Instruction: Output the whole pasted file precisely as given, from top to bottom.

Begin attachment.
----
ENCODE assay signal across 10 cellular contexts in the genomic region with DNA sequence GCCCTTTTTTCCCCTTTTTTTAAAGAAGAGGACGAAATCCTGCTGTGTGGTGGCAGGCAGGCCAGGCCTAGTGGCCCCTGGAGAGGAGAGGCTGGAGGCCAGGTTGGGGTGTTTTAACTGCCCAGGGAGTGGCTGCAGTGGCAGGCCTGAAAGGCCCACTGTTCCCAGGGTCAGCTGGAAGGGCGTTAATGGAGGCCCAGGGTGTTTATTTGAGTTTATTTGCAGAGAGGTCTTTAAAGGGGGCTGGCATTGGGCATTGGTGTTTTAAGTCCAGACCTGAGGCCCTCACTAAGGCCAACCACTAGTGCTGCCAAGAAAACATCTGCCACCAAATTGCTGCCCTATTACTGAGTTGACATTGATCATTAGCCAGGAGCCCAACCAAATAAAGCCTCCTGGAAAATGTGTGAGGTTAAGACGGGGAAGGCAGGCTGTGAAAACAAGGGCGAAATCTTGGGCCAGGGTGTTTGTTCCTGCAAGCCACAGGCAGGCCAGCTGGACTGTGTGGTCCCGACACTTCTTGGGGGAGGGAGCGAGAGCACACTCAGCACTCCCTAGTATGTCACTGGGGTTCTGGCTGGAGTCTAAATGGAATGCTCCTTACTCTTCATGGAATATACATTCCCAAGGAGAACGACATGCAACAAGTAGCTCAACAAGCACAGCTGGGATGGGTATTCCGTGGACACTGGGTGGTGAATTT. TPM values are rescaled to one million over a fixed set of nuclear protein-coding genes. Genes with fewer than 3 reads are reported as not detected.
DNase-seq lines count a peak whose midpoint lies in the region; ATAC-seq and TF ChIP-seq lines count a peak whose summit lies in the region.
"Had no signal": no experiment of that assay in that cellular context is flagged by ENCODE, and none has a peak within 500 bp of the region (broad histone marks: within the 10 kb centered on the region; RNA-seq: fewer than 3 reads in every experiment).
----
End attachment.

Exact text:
ENCODE assay signal across 10 cellular contexts in the genomic region with DNA sequence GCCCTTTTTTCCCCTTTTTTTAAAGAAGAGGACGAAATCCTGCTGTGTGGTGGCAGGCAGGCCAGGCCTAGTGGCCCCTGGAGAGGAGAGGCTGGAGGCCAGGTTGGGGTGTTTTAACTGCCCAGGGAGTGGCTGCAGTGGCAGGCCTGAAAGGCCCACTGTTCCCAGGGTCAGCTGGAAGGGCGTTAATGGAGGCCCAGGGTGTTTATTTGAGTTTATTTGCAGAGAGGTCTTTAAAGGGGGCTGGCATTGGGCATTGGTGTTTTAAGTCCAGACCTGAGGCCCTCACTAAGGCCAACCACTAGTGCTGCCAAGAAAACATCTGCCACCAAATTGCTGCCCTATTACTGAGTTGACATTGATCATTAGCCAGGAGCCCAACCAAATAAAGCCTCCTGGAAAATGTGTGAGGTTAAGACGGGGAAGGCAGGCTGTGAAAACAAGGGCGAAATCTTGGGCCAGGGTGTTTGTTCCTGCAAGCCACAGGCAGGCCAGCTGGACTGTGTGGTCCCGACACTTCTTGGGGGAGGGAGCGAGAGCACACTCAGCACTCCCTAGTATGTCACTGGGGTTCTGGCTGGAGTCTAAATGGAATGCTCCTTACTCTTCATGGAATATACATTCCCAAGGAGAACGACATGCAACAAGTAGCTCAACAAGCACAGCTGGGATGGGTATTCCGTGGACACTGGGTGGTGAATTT. TPM values are rescaled to one million over a fixed set of nuclear protein-coding genes. Genes with fewer than 3 reads are reported as not detected.
DNase-seq lines count a peak whose midpoint lies in the region; ATAC-seq and TF ChIP-seq lines count a peak whose summit lies in the region.
"Had no signal": no experiment of that assay in that cellular context is flagged by ENCODE, and none has a peak within 500 bp of the region (broad histone marks: within the 10 kb centered on the region; RNA-seq: fewer than 3 reads in every experiment).